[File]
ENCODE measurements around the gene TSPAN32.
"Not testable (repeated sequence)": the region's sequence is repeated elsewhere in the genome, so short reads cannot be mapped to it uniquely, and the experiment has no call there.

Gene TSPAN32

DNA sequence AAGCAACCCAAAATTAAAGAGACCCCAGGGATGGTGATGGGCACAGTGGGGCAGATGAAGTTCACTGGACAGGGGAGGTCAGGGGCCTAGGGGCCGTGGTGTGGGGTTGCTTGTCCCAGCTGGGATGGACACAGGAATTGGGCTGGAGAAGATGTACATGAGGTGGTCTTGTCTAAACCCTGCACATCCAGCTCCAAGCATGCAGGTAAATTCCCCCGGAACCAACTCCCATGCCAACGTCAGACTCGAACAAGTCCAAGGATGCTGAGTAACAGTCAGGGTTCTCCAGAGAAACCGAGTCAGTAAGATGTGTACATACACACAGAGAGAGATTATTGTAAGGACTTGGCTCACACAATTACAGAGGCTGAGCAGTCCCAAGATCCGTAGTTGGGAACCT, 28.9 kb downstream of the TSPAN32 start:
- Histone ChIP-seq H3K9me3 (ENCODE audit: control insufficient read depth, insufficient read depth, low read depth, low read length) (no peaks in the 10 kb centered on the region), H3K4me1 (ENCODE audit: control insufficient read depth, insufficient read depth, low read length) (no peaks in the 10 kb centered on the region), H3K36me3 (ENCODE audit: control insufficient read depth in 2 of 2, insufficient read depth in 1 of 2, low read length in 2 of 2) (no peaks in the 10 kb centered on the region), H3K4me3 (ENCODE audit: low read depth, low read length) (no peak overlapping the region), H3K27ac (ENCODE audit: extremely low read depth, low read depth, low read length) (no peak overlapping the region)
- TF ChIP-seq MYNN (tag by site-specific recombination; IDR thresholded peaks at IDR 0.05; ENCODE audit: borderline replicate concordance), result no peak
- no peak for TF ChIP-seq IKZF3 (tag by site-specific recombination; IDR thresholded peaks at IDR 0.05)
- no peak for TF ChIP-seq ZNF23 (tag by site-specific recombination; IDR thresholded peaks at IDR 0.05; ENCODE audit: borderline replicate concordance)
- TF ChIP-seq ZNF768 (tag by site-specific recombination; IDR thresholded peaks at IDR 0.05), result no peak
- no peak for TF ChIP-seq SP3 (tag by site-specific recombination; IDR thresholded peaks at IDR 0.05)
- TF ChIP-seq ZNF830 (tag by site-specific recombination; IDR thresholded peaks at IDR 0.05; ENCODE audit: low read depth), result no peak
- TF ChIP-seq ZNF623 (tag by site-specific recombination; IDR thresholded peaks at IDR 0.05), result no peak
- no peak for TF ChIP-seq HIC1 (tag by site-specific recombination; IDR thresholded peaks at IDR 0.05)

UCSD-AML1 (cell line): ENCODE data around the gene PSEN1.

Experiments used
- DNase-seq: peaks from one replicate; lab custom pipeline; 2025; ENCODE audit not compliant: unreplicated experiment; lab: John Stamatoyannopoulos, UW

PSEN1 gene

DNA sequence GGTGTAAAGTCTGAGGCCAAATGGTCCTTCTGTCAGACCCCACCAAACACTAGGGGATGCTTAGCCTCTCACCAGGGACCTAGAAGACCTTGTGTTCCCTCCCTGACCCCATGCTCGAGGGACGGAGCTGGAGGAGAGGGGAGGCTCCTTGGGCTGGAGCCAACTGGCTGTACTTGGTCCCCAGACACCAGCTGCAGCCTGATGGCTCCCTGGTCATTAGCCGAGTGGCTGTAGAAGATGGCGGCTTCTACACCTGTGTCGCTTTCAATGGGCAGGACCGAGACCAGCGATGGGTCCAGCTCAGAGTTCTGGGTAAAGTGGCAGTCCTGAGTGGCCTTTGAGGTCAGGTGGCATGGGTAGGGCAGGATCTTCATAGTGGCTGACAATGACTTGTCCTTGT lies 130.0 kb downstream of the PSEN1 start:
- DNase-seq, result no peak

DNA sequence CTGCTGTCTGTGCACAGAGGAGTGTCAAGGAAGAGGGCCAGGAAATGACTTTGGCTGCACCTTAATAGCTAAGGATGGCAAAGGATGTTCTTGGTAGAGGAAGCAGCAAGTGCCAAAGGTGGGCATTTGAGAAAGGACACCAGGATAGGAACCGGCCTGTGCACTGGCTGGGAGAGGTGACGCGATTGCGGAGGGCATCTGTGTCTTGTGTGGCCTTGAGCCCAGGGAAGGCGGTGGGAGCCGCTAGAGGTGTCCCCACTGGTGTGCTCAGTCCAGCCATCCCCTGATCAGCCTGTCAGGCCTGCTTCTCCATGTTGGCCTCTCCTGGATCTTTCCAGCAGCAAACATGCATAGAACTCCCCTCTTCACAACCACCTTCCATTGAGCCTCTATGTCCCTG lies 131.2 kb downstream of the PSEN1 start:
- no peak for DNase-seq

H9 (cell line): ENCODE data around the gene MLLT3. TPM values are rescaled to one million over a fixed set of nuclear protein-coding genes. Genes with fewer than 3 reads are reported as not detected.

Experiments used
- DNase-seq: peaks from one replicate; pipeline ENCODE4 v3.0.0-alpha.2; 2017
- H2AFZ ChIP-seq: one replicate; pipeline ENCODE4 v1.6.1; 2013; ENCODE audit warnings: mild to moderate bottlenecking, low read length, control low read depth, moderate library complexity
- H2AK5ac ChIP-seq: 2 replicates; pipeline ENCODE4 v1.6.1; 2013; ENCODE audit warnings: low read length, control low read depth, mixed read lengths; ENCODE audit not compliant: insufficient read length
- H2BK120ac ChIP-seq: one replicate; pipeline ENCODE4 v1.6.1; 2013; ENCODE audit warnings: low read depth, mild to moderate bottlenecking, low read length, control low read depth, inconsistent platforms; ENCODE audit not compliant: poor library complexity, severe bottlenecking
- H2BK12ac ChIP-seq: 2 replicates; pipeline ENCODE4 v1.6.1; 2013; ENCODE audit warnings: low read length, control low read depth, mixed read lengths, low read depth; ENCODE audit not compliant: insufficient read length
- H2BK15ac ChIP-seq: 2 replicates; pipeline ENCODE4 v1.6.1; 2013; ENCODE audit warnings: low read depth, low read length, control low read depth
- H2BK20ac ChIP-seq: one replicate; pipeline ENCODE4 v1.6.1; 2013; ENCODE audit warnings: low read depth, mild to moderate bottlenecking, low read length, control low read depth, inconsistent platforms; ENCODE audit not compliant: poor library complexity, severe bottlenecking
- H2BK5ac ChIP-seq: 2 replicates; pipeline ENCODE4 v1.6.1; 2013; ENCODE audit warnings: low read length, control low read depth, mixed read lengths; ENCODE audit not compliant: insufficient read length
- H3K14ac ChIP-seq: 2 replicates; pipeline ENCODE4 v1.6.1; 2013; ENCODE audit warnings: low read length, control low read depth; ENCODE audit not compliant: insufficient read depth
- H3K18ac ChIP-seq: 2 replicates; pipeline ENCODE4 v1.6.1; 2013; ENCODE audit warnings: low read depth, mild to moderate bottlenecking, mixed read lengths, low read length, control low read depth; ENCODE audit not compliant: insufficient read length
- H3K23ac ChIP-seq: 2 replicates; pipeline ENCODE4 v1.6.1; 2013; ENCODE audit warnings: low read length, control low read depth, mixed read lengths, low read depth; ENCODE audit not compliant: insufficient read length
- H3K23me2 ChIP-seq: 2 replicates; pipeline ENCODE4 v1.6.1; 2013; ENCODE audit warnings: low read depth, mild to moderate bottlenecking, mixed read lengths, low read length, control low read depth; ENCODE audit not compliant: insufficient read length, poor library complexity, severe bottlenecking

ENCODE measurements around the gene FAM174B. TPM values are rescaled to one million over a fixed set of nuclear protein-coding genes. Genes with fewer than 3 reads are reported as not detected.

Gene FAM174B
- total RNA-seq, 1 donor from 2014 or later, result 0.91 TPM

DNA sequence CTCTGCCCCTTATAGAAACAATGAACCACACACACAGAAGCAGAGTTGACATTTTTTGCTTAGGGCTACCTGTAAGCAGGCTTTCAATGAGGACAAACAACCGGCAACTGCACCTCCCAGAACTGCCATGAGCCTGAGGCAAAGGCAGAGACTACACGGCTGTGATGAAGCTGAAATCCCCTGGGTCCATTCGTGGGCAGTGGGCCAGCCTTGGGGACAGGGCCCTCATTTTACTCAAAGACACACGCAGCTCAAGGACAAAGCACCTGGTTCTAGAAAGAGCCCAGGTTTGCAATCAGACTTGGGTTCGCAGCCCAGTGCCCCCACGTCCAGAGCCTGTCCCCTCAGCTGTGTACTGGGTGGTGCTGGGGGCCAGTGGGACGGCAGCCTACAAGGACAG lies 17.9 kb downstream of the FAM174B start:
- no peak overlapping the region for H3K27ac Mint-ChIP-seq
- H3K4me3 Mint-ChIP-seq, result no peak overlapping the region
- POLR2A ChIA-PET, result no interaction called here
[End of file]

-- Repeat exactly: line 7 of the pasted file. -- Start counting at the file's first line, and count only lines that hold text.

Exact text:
- no peak for TF ChIP-seq IKZF3 (tag by site-specific recombination; IDR thresholded peaks at IDR 0.05)